Tuesday, April 30, 2013
Day seven hundred ninety-three
Day seven hundred ninety-three is the day that insanity hits. You may have thought that you were already there several times before this day, but you realize by the depth of the freshness of the emotions that you haven't been.
Day seven hundred ninety-three is the day that you switch from repeating the mantra of "I can do this, I can do this, I can do this" to really not wanting to do it anymore. The insanity part kicks in because you begin to realize that there is really only one option available: to live the rest of your life without your child.
The sun shines after a long winter, you actually smile inside and out, old plans are rejuvenated, and you even begin to dream again. Then the mere sight of the woods haunts you, annual vacations become thoughts of torture chambers, and the new spring calves make you cry. Insanity begins to sound better than the alternative.
I've heard it likened to the breaking of a colt. Until there is no fight left there is no real submission. Until I quit fighting God there is no real submission. On the outside I am functioning with the concerns of today, but my heart keeps longing to go back to Egypt like the Israelites (Acts 7:39). My heart keeps going back to two years ago instead of looking ahead.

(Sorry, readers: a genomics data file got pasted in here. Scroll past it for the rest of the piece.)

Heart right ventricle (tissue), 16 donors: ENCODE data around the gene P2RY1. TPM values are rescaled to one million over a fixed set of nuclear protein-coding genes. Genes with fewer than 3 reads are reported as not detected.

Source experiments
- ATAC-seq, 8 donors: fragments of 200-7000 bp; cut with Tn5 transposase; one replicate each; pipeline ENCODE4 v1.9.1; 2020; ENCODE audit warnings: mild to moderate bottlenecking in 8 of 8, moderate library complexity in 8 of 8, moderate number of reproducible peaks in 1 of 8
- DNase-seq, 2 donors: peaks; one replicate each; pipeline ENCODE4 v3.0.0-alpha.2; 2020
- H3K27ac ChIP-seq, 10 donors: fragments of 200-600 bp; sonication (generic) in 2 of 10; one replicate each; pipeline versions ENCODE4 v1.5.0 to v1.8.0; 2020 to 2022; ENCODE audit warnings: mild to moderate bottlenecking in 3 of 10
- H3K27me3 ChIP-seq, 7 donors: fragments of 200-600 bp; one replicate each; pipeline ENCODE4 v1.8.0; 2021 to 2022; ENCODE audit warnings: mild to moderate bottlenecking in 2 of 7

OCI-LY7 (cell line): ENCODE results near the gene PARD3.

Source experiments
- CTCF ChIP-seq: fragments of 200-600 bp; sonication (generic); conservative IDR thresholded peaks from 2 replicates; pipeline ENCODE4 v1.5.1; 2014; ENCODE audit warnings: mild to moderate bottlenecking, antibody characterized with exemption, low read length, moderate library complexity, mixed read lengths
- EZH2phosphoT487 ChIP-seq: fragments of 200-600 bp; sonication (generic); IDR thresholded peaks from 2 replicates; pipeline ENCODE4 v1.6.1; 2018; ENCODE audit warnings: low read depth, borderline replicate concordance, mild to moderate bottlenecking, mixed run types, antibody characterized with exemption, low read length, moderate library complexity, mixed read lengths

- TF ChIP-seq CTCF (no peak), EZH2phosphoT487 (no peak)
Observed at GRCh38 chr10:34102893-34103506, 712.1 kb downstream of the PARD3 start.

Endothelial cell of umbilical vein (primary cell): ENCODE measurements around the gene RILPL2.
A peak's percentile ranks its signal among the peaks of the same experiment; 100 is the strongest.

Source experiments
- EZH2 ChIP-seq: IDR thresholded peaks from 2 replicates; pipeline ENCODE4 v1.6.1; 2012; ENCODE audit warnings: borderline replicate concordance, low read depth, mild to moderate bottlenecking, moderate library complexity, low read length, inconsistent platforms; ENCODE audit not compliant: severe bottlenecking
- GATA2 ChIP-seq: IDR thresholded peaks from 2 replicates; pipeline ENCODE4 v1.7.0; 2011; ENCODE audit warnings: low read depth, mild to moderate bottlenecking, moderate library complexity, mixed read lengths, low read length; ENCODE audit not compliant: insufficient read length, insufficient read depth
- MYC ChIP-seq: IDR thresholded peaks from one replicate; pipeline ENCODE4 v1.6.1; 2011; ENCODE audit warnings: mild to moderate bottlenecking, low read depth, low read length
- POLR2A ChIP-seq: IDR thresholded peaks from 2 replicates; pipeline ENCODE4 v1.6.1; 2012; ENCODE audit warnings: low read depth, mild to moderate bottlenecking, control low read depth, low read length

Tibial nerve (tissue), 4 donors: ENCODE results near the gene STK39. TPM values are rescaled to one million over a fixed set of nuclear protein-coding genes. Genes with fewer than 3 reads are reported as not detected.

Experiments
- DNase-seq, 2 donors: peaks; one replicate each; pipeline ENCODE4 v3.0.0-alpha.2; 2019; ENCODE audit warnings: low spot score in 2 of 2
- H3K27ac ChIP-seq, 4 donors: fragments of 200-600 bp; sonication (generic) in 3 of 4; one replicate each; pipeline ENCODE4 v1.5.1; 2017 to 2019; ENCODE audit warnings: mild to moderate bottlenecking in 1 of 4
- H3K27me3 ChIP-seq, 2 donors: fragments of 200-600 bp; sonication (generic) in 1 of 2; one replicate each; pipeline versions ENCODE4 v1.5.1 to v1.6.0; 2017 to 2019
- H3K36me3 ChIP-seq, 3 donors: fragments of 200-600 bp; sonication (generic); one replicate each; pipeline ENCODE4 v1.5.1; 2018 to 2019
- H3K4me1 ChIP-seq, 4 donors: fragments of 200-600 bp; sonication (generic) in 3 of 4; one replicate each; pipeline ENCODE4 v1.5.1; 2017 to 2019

As I wiped the dust off of Trent's picture I told him, "I'm not ready yet. Not ready to live without you."
And those pictures - the ones that drive you closer to that insanity with their beckoning questions of heaven and eternity. Constantly I wonder when mine will start and I will see God. Then I am reminded that Trent does see God, right now.
I sit down hard, dumbfounded, trying to wrap my brain around that concept.
I open my Bible and read Jesus' words about this eternal kingdom, Paul's words about the unspeakable glory of it, and John's words about the indescribable visions he saw. Our lives are as a mist, Scripture says, so on day seven hundred ninety-four I just try to figure out what is worth living for until the sun shines and dries up the mist and I get to see the Son.